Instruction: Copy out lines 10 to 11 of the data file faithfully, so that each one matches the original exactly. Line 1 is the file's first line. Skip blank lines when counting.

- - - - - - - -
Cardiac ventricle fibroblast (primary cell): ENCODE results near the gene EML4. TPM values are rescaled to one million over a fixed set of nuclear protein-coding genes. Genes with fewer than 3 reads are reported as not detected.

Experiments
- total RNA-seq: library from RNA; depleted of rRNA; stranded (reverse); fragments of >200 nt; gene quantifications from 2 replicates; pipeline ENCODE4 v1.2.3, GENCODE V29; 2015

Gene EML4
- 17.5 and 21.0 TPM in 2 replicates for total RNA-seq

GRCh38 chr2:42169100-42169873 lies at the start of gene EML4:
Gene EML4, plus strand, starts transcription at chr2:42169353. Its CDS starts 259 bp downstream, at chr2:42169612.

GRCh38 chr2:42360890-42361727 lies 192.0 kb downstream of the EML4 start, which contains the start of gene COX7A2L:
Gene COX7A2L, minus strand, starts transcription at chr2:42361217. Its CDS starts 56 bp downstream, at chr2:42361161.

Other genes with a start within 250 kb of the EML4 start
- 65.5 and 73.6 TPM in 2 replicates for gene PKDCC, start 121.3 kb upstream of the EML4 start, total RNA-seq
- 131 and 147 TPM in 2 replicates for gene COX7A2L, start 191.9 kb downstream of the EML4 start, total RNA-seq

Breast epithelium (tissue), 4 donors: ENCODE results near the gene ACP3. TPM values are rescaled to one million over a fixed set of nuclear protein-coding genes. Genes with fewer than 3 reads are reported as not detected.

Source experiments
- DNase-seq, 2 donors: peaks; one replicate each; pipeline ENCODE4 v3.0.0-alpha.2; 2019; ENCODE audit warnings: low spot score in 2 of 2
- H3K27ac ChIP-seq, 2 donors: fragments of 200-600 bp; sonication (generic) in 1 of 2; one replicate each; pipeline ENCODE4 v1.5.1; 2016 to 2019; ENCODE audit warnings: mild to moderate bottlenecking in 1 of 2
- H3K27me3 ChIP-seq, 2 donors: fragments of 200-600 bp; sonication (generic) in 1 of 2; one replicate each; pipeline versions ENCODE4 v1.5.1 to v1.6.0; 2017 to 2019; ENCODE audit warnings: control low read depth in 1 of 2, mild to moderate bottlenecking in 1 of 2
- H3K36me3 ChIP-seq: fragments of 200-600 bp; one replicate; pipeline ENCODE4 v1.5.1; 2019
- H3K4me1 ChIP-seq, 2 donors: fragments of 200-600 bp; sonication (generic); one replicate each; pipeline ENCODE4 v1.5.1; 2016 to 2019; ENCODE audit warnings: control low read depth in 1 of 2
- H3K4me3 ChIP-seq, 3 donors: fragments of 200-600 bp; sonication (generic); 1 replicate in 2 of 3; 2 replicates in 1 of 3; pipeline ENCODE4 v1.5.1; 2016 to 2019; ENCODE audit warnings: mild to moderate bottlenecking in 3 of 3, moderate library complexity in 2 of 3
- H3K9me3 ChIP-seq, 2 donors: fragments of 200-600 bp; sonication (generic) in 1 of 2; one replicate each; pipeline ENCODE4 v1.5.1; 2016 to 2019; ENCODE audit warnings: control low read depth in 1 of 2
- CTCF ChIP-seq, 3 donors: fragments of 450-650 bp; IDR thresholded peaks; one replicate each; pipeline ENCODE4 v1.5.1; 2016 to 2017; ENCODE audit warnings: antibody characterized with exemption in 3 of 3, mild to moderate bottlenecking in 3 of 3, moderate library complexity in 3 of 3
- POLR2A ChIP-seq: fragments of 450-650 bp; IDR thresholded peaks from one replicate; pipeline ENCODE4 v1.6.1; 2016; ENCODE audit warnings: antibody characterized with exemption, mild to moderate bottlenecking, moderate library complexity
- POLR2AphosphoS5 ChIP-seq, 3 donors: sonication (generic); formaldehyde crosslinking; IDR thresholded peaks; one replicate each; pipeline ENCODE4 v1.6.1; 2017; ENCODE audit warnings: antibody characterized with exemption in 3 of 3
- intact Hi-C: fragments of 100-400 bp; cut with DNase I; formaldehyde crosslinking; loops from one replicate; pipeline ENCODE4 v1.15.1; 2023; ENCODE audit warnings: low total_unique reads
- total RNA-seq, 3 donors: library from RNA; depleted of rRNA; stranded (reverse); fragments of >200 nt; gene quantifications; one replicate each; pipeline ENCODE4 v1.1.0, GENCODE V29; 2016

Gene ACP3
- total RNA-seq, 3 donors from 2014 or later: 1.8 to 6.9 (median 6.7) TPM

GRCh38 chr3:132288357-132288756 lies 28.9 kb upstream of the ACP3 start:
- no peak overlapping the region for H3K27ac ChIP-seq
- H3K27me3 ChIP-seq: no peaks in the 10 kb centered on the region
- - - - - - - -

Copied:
Other genes with a start within 250 kb of the EML4 start
- 65.5 and 73.6 TPM in 2 replicates for gene PKDCC, start 121.3 kb upstream of the EML4 start, total RNA-seq